Expected Number of Scoring Shots = 18.7683 + 13.3395 x Team Probability + 0.7381 x Home Ground Status

(where Team Probability = Opponent Price / (Own Price + Opponent Price) and Home Ground Status = 1 if the team in question is playing at home, and 0 otherwise. The R-squared on this model is about 0.21.)

So, for example, a team that's playing at home and that's an equal favourite can be expected to register 18.7683 + 13.3395 x 0.5 + 0.7381 = 26.2 scoring shots.

Since we know that teams convert about 53.64% of all scoring shots regardless of how many scoring shots they generate we can convert our previous equation for the expected number of scoring shots into an expected score using our Score Equation as follows:

Expected Score = 0.5364 x Expected Number of Scoring Shots x 6 + (1 - 0.5364) x Expected Number of Scoring Shots

This simplifies to what I'll call the Expected Score Equation:

Expected Score = 69.1047 + 49.116 x Team Probability + 2.7176 x Home Ground Status

So, that team playing at home that's an equal favourite can be expected to score 69.1047 + 49.116 x 50% + 2.7176 = 96.4 points. The actual average score of the 48 such teams over the period 2006 to 2009 has been 96.8 points, so clearly we're onto something.

It's interesting that there's a Home Ground Status variable in this model and that its value is statistically significantly different from zero. This means that the bookmaker's price does not completely reflect the value of the home ground advantage - a phenomenon that our MAFL models have exploited for a few years now. In effect, home teams score almost 3 points per game more than they 'should'.

As a final check on the model let's compare its projections with the actual data for seasons 2006 to 2009:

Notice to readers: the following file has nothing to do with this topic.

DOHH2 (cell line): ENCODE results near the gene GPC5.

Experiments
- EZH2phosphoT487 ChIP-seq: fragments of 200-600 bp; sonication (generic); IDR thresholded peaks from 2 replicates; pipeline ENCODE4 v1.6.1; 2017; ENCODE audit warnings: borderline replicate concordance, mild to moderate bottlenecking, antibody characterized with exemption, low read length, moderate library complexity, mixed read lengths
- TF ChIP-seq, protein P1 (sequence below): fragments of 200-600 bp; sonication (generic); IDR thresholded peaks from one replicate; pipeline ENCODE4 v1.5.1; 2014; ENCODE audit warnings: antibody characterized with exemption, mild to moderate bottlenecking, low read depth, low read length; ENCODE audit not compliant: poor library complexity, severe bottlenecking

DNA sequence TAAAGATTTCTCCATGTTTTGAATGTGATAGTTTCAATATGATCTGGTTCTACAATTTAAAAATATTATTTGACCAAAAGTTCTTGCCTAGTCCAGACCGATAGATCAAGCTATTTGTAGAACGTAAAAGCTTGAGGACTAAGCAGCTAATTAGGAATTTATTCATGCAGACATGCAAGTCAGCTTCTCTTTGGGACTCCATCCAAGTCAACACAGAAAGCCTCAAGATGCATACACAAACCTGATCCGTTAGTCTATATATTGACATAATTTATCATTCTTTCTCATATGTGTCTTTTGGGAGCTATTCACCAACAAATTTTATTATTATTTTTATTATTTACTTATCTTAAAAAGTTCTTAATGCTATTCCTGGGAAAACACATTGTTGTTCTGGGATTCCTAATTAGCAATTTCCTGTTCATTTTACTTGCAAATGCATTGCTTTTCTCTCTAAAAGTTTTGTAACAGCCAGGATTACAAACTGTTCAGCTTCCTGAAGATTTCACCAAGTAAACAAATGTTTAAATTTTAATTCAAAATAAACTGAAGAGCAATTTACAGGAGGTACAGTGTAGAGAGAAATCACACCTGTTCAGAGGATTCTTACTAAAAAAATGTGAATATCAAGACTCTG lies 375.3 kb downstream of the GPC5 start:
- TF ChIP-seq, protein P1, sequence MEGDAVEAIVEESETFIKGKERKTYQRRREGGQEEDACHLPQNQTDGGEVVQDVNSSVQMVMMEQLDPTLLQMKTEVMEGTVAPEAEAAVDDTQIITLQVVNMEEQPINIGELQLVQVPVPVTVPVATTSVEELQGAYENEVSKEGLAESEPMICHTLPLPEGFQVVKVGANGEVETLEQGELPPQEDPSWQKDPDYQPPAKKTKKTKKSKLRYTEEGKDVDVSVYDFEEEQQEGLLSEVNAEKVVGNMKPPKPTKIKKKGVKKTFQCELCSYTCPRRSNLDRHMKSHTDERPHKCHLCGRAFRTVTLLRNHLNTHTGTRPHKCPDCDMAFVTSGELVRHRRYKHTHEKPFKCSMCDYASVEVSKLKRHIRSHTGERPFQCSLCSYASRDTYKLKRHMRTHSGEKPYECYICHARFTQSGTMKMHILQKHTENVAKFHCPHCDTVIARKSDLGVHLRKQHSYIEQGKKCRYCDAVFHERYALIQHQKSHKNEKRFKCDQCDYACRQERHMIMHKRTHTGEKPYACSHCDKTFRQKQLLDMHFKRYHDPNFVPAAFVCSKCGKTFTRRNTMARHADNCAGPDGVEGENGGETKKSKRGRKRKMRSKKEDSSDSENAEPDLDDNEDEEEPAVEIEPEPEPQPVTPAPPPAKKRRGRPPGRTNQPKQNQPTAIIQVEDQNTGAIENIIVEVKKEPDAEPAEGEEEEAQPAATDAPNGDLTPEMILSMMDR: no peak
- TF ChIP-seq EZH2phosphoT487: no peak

2010 - Score Model vs Actual.png

The topmost table refers to matches in which there's a home team favourite and the first row of that table refers to matches where this favourite is priced around $1.80. In such games the Expected Score Equation predicts that favourites will score 97.6 points and underdogs 92.4 points. In actual games of this type, favourites have averaged 95.2 points and underdogs 93.8, so again our predictions are quite close - both within about 2.5% in this case.

For most other rows in this and in the other two tables the differences are generally between 1% and 5% (or about 1 to 5 points), with just a few exceptions. The first exception is for games where there is no home team and where there's a very strong favourite. For these games the differences are around 20%, which can largely be attributed to the fact that there are very few such games - only 5 in fact - so the actual averages are subject to large sample variation. In that same table, the difference between actual and expected scores for underdog teams facing favourites priced around $1.60 is also somewhat large; there are only 25 such games, so sample variation is an issue here too.

One other large difference is a much more interesting one. It's for home team underdogs facing favourites priced around $1.60, where the expected score is almost 8 points lower than the actual average score, which, in this case, is based on 85 games and so is much more reliable. Narrow home team underdogs tend to score more points than bookies expect them too, another anomaly that I think the MAFL Funds have capitalised on over the years.

That's it for this blog. In future blogs we'll make further use of the Score Equation.